This is one revolutionary museum.
At the new Museum of the American Revolution, opening April 19 in Philadelphia’s historic district, the events, people and ideals of the founding of the United States come to life.
The three-story redbrick building will contain permanent and temporary exhibit galleries, theaters, exhibition spaces and recreated historical environments that tell the story of the nation’s founding.
“While the Revolutionary War is at the center of our story, this isn’t a museum about the American Revolution — it’s about the creation of the American Republic,” said R. Scott Stephenson, the museum’s vice president of collections, exhibitions and programming.
The design takes visitors along a chronological journey, showing how the former 13 colonies broke away from English rule and became an independent republic. Its timeline starts in 1760, when the roots of the conflict took shape, and continues on through the establishment of a new government.
The museum offers a 2.0 approach to storytelling, with hands-on displays, recreated historical moments and immersive experiences, including a full-scale replica of Boston’s Liberty Tree, a site of the first stirrings of revolt; a battlefield in which visitors are on the Continental Army’s front line, facing a British assault; and a recreation of Independence Hall, when it was used as a prison for American soldiers during the British occupation in Philadelphia.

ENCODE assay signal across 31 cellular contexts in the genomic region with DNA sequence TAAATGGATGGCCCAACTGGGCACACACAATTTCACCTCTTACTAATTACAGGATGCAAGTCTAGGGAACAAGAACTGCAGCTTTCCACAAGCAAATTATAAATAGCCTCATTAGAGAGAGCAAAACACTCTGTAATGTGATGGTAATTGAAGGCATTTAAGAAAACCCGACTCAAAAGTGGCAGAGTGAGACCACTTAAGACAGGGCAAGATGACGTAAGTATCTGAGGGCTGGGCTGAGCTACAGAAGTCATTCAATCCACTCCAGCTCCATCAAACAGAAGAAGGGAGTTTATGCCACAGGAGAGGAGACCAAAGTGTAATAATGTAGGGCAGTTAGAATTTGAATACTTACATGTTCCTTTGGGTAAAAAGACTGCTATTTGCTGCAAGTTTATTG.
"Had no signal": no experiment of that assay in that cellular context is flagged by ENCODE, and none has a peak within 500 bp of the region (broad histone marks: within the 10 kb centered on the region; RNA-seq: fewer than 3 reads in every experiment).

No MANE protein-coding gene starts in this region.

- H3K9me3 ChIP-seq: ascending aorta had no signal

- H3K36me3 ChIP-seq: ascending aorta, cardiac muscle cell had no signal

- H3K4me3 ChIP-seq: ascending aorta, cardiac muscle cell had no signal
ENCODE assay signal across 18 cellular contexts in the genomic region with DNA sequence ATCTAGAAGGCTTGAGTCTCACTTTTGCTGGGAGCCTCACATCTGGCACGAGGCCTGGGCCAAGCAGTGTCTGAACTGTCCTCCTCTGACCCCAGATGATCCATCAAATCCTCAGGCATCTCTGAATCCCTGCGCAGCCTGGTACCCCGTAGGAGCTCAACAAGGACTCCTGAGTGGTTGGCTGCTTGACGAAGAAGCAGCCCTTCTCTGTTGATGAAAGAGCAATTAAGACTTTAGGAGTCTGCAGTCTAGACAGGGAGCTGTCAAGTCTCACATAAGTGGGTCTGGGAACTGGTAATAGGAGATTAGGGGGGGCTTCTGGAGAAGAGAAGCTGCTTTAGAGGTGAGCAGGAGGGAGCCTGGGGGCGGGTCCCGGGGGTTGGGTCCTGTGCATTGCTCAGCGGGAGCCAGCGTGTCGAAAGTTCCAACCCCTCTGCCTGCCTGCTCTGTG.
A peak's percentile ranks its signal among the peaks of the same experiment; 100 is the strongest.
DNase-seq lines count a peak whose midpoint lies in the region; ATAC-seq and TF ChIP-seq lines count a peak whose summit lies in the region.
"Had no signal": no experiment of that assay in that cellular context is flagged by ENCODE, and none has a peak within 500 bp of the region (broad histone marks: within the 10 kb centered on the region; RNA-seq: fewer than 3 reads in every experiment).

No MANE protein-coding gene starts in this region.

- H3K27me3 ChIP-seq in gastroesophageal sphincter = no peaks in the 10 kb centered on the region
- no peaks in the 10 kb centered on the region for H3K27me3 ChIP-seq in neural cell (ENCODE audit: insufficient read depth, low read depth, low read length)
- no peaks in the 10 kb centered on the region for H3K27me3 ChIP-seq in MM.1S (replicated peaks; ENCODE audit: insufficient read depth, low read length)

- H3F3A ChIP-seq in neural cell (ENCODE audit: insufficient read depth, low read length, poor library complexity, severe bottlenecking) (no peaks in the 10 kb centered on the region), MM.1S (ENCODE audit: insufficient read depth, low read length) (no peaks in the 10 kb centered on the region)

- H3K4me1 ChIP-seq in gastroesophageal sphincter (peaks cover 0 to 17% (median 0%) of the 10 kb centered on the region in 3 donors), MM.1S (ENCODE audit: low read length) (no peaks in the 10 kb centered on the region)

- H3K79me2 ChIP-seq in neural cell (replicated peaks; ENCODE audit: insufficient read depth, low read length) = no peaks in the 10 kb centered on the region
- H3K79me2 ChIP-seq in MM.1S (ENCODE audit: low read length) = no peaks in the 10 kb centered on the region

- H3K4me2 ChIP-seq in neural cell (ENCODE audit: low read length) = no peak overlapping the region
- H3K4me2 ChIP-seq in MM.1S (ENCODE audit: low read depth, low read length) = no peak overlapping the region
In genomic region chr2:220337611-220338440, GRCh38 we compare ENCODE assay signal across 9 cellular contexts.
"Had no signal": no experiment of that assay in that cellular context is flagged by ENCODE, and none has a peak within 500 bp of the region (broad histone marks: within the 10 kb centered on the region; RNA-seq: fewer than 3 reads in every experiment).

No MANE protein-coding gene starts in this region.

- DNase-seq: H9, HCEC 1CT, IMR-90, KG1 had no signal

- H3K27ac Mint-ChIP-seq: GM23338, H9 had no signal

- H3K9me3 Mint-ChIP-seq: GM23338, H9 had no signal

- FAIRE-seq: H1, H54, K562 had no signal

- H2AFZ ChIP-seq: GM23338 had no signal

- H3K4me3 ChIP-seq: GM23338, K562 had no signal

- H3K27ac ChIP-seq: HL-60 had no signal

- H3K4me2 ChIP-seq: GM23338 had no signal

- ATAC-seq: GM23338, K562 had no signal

Visitors can also see Revolutionary-era artifacts, such as weapons, letters, diaries and even General George Washington’s sleeping and office tent, which is enclosed in a glass casing.
Along with Founding Fathers like Washington, the museum recognizes a diverse mix of individuals who helped form our nation, including women, free and enslaved people of African descent and native peoples. For example, visitors can listen to a recreation of the Oneida Indian Nation debating whether or not to support the Revolutionary cause.
The museum’s opening date falls on the anniversary of the start of the first battle in America’s War for Independence — the Battles of Lexington and Concord in Massachusetts, on April 19, 1775. Its location in the City of Brotherly Love is also fitting: Our nation’s capital was once Philadelphia, before it moved to Washington, D.C.
“Philadelphia really was the headquarters of the Revolution,” said Michael Quinn, the museum’s president and CEO. “It’s where the delegates came to meet. It was the city seized by the British, fought over and lost in a turning point in the Revolution.”
In addition to exhibition and presentation spaces, the museum houses a cafe, retail store and a “Legacy Theater,” where visitors can reflect upon what led to create the foundations of American democracy.
“You walk in as a subject of an empire and a monarchy, and you leave as a citizen of the republic,” Stephenson said. “And you come right back to the present day and reflect upon the relevance in your life today of these events that took place so long ago.”